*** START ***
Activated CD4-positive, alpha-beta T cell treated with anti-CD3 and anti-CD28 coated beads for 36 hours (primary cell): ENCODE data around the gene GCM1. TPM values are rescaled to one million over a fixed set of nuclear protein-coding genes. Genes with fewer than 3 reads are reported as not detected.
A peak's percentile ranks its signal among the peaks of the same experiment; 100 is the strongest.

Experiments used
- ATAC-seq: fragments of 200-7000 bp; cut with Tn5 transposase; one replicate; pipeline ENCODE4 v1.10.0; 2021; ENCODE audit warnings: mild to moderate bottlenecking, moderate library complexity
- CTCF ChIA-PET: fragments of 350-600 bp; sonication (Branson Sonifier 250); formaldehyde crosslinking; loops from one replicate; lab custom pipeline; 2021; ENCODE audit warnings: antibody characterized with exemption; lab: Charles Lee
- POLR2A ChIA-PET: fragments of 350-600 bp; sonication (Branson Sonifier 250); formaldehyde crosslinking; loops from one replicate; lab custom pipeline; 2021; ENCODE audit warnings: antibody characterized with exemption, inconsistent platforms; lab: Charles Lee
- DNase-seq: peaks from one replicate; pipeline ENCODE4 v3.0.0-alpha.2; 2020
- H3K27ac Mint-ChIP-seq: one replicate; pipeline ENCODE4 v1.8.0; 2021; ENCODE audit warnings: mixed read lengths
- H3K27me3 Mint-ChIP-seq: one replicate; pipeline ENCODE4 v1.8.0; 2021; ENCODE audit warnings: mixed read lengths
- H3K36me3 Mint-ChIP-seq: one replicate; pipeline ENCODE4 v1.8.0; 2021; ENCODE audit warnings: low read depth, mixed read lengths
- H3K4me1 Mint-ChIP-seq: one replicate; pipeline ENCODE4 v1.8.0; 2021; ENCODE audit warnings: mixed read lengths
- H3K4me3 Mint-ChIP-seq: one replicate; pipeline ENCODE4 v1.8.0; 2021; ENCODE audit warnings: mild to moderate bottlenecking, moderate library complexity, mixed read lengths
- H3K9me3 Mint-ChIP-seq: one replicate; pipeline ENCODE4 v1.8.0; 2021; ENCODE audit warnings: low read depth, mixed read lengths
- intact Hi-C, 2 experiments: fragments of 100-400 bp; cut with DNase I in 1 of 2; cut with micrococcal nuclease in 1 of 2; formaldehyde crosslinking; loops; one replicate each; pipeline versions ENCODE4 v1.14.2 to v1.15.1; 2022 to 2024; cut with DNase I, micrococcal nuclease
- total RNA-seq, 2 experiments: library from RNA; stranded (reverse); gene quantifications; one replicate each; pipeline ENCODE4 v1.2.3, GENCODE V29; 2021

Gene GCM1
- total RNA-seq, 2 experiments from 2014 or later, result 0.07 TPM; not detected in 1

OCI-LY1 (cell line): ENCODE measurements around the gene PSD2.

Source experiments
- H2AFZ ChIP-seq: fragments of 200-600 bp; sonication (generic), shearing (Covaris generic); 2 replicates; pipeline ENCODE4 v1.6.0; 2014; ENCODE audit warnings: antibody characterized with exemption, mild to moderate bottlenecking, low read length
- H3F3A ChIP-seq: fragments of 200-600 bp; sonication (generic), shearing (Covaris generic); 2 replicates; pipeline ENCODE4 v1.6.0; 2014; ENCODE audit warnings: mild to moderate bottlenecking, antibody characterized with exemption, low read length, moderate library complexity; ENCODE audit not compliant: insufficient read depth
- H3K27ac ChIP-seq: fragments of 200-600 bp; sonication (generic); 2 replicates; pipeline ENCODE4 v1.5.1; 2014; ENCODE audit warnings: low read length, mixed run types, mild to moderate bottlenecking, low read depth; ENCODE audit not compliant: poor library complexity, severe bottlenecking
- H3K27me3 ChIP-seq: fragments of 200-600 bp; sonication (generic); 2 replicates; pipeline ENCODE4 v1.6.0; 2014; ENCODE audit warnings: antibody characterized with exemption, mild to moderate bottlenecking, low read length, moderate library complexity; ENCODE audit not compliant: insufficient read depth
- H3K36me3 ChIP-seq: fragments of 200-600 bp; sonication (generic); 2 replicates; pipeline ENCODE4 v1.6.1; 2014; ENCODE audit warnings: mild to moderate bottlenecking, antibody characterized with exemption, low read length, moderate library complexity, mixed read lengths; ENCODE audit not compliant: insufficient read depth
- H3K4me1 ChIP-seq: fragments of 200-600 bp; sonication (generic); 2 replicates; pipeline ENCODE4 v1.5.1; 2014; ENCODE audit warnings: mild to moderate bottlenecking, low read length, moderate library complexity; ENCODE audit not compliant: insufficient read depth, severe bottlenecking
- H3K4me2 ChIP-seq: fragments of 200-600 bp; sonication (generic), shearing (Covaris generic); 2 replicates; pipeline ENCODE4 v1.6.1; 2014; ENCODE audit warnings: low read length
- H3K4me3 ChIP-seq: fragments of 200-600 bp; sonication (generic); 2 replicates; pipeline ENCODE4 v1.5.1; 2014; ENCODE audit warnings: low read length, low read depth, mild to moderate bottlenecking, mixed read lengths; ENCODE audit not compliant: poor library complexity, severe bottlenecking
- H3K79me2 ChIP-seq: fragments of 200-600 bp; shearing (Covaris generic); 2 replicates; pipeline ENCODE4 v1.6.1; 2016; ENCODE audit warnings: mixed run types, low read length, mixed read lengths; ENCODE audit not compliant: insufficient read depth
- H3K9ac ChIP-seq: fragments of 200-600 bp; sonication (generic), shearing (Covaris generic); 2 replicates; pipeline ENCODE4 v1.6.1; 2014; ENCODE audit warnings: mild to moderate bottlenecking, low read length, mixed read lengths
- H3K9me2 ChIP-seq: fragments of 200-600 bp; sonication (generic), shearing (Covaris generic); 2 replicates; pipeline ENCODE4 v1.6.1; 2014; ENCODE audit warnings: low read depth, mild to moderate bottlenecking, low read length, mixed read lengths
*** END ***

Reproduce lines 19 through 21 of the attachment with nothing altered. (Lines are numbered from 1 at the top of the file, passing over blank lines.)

Source experiments
- H2AFZ ChIP-seq: fragments of 200-600 bp; sonication (generic), shearing (Covaris generic); 2 replicates; pipeline ENCODE4 v1.6.0; 2014; ENCODE audit warnings: antibody characterized with exemption, mild to moderate bottlenecking, low read length
- H3F3A ChIP-seq: fragments of 200-600 bp; sonication (generic), shearing (Covaris generic); 2 replicates; pipeline ENCODE4 v1.6.0; 2014; ENCODE audit warnings: mild to moderate bottlenecking, antibody characterized with exemption, low read length, moderate library complexity; ENCODE audit not compliant: insufficient read depth